28. 34% increase in GOTS factories in one year: There’s also been a big jump in the number of Global Organic Textile Standard (GOTS) certified manufacturers. In 2020 there were 10,388 factories, an increase of 34% since just 2019.
What about recycled cotton?
It’s good news for the planet.
Linen is one of the best sustainable fibres out there and is being adopted by more and more sustainable brands. It’s one of the world’s oldest fibres and requires much less water and chemical inputs compared to cotton.
Here are some sustainable fashion facts about this wonder fabric.
34. Low water & energy use for growing and weaving: Linen can be grown very sustainably. In fact, the least water and energy-intensive part of linen clothing’s life cycle is growing the flax and weaving it into linen. It’s the washing and ironing during the consumer stage that causes the biggest impact, consuming over 80% of the energy and water used by the fabric.
35. Great at moisture wicking: Flax fibres can absorb up to 20% of their weight without feeling damp to the touch. This means it’s a great fabric for wicking moisture away from your body and keeping you sweat-free.
Polyester and Recycled Polyester
41. PET accounts for half of all fibres: As of 2021, PET (polyethylene terephthalate), is the most commonly used fibre in the clothing industry, accounting for about half (52%) of all fibres produced.
46. Recycled polyester is going up: The good news is that the amount of recycled polyester is increasing. 14% of the polyester produced is already recycled and the 2025 Recycled Polyester Challenge is challenging the apparel industry to increase this to 45% by 2025. Many big brands have signed up including Inditex, H&M, Boss, Marks & Spencers, Tesco and Gap.
(See also statistics under the “recycled cotton” and “recycled polyester” headings above).
52. Consumer demand increasing: However, with a growing awareness of the issues, consumer demand for recycled materials is increasing. For example, in 2021 there was a 55% year-on-year increase in searches for ‘recycled sneakers’ on Lyst.
Slow Fashion Facts
The shift towards more sustainable fabrics is just one way to address the environmental and social impact of the fashion industry.
We also need to dramatically reduce our clothing consumption and simply buy less new clothes.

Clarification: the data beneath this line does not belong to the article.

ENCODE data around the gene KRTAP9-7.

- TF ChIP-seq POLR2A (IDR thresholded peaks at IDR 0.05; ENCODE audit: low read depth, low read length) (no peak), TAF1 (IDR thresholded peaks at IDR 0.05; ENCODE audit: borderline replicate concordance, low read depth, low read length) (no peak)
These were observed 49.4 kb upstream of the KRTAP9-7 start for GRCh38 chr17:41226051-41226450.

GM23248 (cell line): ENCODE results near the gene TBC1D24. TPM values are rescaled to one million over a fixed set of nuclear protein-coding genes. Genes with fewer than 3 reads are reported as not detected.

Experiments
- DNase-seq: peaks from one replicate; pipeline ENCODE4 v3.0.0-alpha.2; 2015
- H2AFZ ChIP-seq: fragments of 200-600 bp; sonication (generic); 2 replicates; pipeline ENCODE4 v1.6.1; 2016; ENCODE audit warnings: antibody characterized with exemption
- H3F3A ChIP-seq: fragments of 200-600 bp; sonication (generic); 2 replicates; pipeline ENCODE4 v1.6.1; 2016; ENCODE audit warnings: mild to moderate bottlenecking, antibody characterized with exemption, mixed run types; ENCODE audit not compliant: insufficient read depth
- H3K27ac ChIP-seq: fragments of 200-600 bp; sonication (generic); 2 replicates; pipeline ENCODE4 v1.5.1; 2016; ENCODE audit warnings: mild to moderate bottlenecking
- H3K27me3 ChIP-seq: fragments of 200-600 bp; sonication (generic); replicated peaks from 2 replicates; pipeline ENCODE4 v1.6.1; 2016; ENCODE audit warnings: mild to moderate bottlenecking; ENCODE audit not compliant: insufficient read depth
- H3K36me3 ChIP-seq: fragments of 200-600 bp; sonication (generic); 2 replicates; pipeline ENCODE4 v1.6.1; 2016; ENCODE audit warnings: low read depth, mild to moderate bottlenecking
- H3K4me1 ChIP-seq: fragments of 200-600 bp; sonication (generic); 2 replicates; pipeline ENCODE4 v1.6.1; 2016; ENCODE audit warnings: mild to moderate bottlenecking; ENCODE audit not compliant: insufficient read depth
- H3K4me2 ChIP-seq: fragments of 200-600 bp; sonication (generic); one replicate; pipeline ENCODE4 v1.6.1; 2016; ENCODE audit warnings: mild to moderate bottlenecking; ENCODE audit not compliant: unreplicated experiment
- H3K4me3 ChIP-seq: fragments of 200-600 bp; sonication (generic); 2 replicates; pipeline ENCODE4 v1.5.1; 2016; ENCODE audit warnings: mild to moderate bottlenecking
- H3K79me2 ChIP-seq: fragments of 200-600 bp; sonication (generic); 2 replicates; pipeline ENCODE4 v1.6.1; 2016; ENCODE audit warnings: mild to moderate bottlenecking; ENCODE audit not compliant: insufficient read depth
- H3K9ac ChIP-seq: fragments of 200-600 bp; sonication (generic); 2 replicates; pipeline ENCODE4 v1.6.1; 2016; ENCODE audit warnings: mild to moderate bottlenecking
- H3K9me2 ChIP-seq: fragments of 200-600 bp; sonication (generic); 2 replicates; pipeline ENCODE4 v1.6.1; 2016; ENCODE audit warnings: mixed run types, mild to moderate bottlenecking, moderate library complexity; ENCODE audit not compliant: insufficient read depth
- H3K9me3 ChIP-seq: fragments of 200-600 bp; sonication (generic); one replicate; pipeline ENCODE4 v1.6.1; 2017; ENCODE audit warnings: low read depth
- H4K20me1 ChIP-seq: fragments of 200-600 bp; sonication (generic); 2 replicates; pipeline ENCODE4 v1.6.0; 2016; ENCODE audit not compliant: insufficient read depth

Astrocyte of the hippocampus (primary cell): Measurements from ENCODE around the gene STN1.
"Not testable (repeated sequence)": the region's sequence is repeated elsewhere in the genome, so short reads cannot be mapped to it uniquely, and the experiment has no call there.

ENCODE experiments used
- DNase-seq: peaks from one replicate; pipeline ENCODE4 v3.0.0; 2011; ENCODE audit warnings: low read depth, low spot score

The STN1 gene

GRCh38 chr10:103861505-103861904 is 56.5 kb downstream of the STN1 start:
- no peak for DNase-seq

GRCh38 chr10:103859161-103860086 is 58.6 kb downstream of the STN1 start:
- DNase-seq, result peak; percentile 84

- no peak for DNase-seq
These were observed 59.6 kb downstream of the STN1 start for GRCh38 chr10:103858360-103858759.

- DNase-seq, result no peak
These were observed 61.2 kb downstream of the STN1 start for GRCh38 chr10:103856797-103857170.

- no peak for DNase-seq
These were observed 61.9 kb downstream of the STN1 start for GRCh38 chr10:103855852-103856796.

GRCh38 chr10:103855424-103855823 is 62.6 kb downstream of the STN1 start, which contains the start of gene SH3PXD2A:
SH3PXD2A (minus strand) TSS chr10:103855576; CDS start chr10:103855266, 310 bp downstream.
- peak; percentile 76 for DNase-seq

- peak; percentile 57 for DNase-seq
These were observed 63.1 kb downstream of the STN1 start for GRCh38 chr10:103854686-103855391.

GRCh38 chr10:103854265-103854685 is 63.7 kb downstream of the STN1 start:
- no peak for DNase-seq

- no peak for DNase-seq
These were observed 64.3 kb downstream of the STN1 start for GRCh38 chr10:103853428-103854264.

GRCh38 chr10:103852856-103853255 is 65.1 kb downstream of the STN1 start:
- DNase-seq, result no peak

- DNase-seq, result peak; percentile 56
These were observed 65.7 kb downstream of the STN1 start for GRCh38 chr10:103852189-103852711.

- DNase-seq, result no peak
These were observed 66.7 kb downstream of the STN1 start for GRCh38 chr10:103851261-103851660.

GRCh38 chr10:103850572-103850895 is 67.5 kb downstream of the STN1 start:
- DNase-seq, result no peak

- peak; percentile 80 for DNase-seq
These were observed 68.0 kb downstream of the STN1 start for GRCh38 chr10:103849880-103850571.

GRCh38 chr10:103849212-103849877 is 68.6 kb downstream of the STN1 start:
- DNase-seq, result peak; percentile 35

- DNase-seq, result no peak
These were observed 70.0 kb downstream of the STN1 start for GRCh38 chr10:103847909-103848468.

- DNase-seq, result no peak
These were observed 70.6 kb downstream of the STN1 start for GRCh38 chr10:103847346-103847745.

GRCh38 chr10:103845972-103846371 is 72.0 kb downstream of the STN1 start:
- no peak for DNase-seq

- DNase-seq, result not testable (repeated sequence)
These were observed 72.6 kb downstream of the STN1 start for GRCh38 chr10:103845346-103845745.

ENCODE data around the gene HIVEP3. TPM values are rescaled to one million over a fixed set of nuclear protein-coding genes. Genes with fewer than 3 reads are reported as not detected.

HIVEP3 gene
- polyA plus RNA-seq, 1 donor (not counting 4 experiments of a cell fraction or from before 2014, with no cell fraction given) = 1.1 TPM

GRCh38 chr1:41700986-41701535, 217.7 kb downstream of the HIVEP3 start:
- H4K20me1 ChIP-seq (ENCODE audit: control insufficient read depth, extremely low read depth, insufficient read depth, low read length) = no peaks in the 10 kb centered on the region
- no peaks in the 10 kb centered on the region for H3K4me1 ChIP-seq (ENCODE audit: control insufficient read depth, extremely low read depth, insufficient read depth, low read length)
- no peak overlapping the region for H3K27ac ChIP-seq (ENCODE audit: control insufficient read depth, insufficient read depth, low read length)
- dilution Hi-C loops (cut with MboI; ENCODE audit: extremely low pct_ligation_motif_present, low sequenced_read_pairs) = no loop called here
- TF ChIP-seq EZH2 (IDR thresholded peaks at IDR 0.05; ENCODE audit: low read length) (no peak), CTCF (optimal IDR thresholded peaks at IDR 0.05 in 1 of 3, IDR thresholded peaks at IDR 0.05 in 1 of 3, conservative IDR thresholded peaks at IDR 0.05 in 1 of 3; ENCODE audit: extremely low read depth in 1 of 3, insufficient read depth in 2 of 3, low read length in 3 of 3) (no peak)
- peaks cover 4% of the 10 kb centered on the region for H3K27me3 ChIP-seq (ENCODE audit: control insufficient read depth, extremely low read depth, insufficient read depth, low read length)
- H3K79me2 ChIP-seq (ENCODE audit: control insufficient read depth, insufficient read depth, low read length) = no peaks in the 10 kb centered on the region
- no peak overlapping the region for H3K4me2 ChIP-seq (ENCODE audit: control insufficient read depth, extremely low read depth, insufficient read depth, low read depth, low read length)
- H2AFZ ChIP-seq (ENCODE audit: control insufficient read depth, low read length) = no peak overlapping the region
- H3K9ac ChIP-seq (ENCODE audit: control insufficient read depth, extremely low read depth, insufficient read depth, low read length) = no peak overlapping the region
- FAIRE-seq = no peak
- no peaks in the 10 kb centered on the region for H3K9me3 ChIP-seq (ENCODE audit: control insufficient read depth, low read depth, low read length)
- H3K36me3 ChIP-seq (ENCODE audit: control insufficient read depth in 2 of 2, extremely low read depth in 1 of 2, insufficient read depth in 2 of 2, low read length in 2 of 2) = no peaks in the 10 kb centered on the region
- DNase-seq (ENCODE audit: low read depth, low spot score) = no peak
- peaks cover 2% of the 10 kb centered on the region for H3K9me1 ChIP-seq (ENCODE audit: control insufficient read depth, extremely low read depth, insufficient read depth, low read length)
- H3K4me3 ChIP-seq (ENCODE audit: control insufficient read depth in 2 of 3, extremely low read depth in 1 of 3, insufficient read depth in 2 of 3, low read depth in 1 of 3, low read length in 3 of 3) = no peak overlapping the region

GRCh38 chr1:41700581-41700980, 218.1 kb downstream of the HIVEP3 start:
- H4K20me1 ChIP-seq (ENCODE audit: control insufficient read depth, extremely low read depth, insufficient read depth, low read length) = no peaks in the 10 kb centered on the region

Buying pre-loved clothing, upcycled and reworked fashion is a great step toward creating a more circular fashion economy.
Pre-loved Clothing: The Shift Towards Thrift
53. Pre-loved fashion massive on eBay: Data from eBay UK revealed that between January and September 2021, over 87 million pre-loved items were purchased. Almost a quarter of these were pre-loved fashion items.
55. Secondhand market growing apace: Based on data from Vestiaire Collective, a 2020 Boston Consulting Group (BCG) survey suggests that the global secondhand market is likely to grow from 15% to 20% in the next five years.
Upcycled and Reworked Fashion
56. Exponential demand increase: A 117% year-on-year increase in demand for upcycled, recycled, repurposed and reworked items.
57. Upcycled jeans: A 321% year-on-year jump in searches for ‘upcycled jeans’.
Pre-order Clothing Collections
Ethical Fashion Statistics About People
Up until now, the ethical fashion statistics compiled here have mainly been concerned with the environmental impact of the fashion industry.
But what about the impact that the industry has on the millions of people around the world who are employed in textile and garment production?
We’ve gathered some statistics about the social impact of fashion.
60. 160 million children involved in child labour: According to the latest International Labour Organisation (ILO) and United Nations Children’s Fund (UNICEF) estimates, 160 million children were involved in child labour at the beginning of 2020, an increase of 8.4 million children since 2016. This represents nearly 1 in 10 children worldwide.
It’s most likely to happen in the lower tiers of supply chains, in activities like agriculture. This is what makes traceability so challenging.
64. Tiny fraction pay living wage: According to the 2021 Ethical Fashion Report, only 15% of companies can prove that they pay a living wage in any of their final stage operations and only 4% can demonstrate that they pay it in all of their final stage operations.
65. 99% of leading brands not transparent: The Fashion Transparency Index 2021 found that 99% of leading fashion brands don’t reveal how many of the workers in their supply chains are being paid a living wage.